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Liverpool CA budget model 'not sustainable'

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The first Liverpool City Region budget plan since the election of Steve Rotheram (Lab) as mayor is not a sustainable financial model and the burden of the CA will be “felt locally” unless there is a change in government policy, according to proposals published today.

The budget report, to be considered by the combined authority on 2 February, details how the region’s six constituent councils will cover the £6.2m needed to to support the CA’s single investment fund. 

This could have been raised by a mayoral council tax precept but Mr Rotheram this week chose not to levy the tax, saying it would be wrong to ask residents to “pay the price” for government cuts to council and police budgets.

The report said mayoral expenditure in 2018-19 was expected to be £6.197m, including £273,000 office costs, corporate management costs of £4.3m and funding for mayoral priorities of £1.6m.

This equals the £6.197m that is eligible to be funded by the precept.

The transitional funding proposed, by each council, based on population, is as follows:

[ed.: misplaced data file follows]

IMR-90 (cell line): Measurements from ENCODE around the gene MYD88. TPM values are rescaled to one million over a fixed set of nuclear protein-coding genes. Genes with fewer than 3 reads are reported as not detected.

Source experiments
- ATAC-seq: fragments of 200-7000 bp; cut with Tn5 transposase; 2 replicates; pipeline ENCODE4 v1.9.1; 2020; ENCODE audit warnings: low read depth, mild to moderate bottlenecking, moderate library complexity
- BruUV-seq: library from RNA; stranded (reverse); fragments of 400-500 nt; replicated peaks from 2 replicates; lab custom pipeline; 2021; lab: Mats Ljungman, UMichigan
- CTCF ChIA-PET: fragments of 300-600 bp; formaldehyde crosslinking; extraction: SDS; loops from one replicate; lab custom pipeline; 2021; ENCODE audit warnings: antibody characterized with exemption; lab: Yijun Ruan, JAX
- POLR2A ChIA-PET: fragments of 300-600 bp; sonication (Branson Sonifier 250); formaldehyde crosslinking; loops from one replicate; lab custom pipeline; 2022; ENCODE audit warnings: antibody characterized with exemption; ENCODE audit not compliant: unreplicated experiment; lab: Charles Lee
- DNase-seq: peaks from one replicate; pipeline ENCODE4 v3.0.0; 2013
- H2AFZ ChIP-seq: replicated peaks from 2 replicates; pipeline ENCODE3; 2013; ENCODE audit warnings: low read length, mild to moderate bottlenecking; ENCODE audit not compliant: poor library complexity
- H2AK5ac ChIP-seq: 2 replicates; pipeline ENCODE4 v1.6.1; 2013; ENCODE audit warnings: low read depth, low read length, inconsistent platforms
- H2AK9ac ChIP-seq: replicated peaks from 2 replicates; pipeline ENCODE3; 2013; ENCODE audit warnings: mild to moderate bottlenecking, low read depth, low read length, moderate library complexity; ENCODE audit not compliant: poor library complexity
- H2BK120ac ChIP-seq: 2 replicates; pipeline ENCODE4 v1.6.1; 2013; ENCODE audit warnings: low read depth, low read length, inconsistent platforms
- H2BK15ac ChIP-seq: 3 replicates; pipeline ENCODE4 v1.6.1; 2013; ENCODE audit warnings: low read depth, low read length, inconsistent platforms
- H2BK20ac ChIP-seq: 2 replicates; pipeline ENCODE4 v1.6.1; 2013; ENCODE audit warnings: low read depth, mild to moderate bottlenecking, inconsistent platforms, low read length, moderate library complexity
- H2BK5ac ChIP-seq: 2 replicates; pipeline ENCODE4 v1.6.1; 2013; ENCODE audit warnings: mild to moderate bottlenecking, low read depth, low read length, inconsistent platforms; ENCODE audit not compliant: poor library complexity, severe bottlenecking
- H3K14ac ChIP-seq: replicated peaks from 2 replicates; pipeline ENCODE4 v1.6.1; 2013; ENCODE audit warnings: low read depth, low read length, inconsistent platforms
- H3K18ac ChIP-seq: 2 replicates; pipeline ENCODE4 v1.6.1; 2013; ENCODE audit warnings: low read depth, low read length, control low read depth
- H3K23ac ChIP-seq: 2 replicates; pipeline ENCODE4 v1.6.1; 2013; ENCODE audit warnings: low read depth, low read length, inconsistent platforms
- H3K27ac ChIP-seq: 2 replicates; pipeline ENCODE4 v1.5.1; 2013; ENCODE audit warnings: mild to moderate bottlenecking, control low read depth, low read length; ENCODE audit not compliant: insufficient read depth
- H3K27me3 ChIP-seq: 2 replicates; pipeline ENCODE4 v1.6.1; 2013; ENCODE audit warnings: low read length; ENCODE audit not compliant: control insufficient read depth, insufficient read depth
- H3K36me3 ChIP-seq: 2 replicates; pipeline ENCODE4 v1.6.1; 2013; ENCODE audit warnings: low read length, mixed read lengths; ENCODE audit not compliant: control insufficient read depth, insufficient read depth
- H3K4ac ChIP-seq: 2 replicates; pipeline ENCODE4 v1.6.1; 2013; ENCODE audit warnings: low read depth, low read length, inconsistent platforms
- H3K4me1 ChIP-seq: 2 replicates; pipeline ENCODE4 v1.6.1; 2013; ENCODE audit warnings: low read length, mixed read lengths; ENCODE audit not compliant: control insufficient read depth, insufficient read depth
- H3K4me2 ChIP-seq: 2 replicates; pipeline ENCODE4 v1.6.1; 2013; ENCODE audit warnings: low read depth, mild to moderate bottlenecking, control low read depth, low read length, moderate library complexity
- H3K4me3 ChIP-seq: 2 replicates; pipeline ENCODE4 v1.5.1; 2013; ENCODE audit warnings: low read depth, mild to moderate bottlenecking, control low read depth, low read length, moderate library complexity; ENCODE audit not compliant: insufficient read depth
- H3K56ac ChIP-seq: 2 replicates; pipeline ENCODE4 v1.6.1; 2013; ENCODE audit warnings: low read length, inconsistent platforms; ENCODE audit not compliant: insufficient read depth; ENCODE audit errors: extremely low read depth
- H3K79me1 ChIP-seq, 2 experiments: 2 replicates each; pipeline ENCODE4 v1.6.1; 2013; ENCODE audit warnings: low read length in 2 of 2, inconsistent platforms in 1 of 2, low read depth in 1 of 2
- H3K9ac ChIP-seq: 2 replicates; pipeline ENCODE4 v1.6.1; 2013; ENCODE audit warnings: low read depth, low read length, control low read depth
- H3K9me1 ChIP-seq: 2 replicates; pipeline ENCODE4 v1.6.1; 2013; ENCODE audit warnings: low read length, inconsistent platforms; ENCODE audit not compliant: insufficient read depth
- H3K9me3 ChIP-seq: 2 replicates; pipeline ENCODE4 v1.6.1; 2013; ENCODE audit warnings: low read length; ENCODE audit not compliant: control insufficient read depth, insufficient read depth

• Halton BC £513,095
  • Knowsley MBC £ 598,004
  • Liverpool City Council £1,959,384
  • Sefton MBC £1,109,078
  • St Helens MBC £721,729
  • Wirral MBC £1,298,709

The report says: “[This arrangement] is not a sustainable financial model for future years.

“Unless government policy shifts significantly, the burden of funding the Mayoral CA will continue to be felt locally.

“As a result, the combined authority commits to securing a sustainable funding model for mayoral costs from 2019-20 onwards.”

The report adds Mr Rotheram has sought to minimise costs of mayoral functions and has “established a structure that includes only those functions directly associated with delivering the maximum benefit for the city region”.

It said Mr Rotheram has “challenged officers to reduce costs” and “has delivered a budget that has significantly reduced from levels previously anticipated and is a direct reduction from the level anticipated in the report agreed by the combined authority in June 2016”.

Speaking about the plans, Mr Rotheram said: “As a streamlined and strategic authority we want to make prudent use of our resources and ensure that money is directed at projects that will deliver growth, investment and opportunity to all our communities.

“Devolution is about making more decisions for ourselves and so we need to make sure we are spending money where it has a real impact, improving lives and opportunities for people across our city region.”

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